#SAM!# he sent in astonishment. #Come back here!#

He did. And flew past almost as quickly, dipping
toward them and then veering away with a sense of

"Hey!" Nathan blurted. Cannonball made a wide turn and
started another approach, with little apparent hope of
success. He still hadn't slackened his speed.

"I'm not sure he can stop," Nur observed. "The
atmosphere we are passing through is somewhat peculiar
in texture; it may affect his powers. We could try to
catch him."

Nathan stopped to think. It was strange air. No
excessive toxins, plenty of oxygen -- an unusually
high amount, in fact, enough that it was probably the
most dangerous thing in the air -- but very high
humidity and a strange slippery feeling when he
breathed and moved. #Sam, see if you can slow down,
we're going to try to catch you -- your blast field
won't shut down at that speed in this air, I don't

On the young man's next pass he grabbed hold
telekinetically and applied brakes. Not fast enough;
Sam was still going to overshoot -- or so he thought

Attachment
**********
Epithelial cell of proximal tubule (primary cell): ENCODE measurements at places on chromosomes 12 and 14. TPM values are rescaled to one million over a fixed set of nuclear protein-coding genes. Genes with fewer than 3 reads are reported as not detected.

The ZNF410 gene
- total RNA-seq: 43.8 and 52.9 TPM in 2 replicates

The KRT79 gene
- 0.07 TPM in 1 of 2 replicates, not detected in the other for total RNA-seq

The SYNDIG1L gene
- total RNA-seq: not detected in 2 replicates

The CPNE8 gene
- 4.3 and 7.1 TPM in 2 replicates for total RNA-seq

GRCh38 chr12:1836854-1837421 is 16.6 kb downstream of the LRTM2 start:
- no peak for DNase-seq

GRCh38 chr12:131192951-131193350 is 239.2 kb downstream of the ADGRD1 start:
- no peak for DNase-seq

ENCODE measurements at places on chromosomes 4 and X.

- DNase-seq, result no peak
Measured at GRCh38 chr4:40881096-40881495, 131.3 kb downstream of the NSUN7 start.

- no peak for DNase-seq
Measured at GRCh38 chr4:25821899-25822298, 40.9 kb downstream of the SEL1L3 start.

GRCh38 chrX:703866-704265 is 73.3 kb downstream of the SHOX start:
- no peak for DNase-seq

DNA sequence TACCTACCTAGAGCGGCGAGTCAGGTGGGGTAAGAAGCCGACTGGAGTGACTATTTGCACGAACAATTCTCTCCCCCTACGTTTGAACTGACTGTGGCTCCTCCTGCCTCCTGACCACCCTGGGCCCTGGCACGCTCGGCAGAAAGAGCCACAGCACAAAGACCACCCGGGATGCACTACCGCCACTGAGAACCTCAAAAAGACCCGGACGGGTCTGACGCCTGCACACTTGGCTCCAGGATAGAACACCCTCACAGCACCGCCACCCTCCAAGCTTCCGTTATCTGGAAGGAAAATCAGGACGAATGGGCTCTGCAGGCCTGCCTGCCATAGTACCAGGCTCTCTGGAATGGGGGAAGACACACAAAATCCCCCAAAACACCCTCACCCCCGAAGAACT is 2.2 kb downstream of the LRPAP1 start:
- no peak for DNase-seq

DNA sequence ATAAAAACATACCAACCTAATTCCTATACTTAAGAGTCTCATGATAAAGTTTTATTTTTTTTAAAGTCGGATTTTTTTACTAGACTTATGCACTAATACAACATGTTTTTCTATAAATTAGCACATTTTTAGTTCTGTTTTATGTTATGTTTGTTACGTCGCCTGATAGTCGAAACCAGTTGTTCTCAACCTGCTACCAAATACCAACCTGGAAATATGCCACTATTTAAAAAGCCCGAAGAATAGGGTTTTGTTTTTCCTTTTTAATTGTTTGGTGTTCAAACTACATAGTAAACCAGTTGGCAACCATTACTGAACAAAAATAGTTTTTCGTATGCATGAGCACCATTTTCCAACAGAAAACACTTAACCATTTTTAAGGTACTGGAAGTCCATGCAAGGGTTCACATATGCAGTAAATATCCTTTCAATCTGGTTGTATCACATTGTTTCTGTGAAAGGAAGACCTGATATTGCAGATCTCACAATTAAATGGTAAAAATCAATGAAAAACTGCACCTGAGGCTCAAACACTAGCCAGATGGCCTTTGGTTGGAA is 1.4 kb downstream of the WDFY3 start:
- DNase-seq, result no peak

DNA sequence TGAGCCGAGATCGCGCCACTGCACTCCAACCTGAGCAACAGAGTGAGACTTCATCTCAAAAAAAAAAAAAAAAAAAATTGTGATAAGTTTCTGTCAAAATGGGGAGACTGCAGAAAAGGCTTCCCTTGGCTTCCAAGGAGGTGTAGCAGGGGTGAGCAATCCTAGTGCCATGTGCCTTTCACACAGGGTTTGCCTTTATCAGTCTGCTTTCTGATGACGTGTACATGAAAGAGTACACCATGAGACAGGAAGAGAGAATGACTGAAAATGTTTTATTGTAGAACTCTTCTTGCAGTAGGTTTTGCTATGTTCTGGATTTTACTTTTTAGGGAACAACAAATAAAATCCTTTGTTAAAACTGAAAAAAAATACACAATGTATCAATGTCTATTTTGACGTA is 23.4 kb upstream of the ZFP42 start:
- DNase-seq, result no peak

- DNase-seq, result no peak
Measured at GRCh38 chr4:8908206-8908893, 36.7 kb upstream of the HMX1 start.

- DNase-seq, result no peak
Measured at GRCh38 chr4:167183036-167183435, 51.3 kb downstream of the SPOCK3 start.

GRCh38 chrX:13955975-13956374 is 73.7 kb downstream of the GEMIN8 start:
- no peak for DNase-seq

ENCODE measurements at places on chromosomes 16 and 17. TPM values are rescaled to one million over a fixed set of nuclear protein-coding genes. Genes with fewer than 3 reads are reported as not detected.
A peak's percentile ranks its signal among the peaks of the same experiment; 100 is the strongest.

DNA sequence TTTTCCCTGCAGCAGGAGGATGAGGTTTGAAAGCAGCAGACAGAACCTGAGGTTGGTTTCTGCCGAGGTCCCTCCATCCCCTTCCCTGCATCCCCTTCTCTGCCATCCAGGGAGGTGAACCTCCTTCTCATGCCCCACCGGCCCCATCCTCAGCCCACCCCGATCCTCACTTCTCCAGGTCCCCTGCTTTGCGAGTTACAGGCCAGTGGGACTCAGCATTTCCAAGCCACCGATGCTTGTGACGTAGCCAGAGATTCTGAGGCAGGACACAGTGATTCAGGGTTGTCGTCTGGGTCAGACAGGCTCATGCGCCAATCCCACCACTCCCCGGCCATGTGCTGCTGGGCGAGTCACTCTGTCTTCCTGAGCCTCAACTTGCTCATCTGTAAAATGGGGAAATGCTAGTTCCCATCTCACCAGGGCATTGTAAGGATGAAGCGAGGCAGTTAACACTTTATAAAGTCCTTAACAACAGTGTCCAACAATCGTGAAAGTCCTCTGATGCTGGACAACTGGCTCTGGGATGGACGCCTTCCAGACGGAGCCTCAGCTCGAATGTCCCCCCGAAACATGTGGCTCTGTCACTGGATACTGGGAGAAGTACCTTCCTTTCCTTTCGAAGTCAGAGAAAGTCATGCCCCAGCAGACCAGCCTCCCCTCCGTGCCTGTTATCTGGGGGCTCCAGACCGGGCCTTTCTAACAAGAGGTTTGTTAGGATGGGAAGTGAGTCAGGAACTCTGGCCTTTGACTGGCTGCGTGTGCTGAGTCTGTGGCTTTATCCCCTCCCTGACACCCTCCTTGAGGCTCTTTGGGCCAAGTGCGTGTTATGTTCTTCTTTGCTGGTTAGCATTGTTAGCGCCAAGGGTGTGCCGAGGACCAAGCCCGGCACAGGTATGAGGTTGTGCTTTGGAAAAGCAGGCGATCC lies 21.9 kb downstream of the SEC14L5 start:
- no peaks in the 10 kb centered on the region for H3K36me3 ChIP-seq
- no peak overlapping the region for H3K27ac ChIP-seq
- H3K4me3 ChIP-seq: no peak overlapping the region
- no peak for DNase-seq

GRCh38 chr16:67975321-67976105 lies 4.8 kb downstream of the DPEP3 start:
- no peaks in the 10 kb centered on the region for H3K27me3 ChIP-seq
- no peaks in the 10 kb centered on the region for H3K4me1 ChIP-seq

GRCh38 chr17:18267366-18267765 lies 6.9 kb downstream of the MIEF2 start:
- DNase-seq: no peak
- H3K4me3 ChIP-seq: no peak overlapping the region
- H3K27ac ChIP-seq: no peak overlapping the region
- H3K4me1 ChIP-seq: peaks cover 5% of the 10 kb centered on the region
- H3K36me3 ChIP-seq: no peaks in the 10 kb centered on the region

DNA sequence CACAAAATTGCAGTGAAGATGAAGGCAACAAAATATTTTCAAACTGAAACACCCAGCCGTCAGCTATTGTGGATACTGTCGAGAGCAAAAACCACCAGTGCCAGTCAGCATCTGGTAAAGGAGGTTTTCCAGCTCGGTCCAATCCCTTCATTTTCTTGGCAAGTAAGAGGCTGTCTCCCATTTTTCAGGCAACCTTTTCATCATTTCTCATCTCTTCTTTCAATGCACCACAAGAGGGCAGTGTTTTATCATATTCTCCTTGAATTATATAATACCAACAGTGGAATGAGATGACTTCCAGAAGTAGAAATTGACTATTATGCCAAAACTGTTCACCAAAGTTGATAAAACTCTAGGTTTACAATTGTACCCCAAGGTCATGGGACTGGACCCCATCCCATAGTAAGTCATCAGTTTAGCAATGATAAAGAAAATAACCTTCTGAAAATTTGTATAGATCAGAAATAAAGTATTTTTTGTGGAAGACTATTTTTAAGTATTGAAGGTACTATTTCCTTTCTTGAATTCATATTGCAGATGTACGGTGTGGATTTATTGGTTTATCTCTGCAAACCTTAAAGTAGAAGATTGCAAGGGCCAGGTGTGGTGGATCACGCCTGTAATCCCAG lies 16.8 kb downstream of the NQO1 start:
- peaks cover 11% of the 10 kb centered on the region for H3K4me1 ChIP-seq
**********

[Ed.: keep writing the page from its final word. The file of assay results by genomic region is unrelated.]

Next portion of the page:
until Nur *grew* tall and massive enough to reach up
and snatch the slowing boy out of the air. As he
didn't give himself time to brace properly, the
collision knocked both of them sprawling on the

They untangled themselves and stood up, Nur returning
to his normal size and brushing at scorch marks on his
garments. Sam climbed slowly to his feet as Nathan
walked over to him, fighting down a mixture of
emotions almost as intense as those when he first met
this Domino. She came up and squeezed his hand, then
patted Sam on the arm. "You all right?"

Sam nodded. "Ah'm fine now Ah've stopped," he assured
her a little breathlessly. "Good to see you again. And
you too, sir -- and thanks." He turned to Nur. "Thank
you too -- um, do I know you?"

His eyes widened as Nur pushed back the hood of his
cloak, brushed hair out of his face, and smiled.
"Under the circumstances, I wouldn't care to venture a
guess. I am En Sabah Nur, and I know *a* you, or knew
him, as a very fine young man."

Sam blinked, three times, very slowly, and tried to
evaluate the situation. Cable. Apocalypse. Cable and
Apocalypse conspiring to check his involuntarily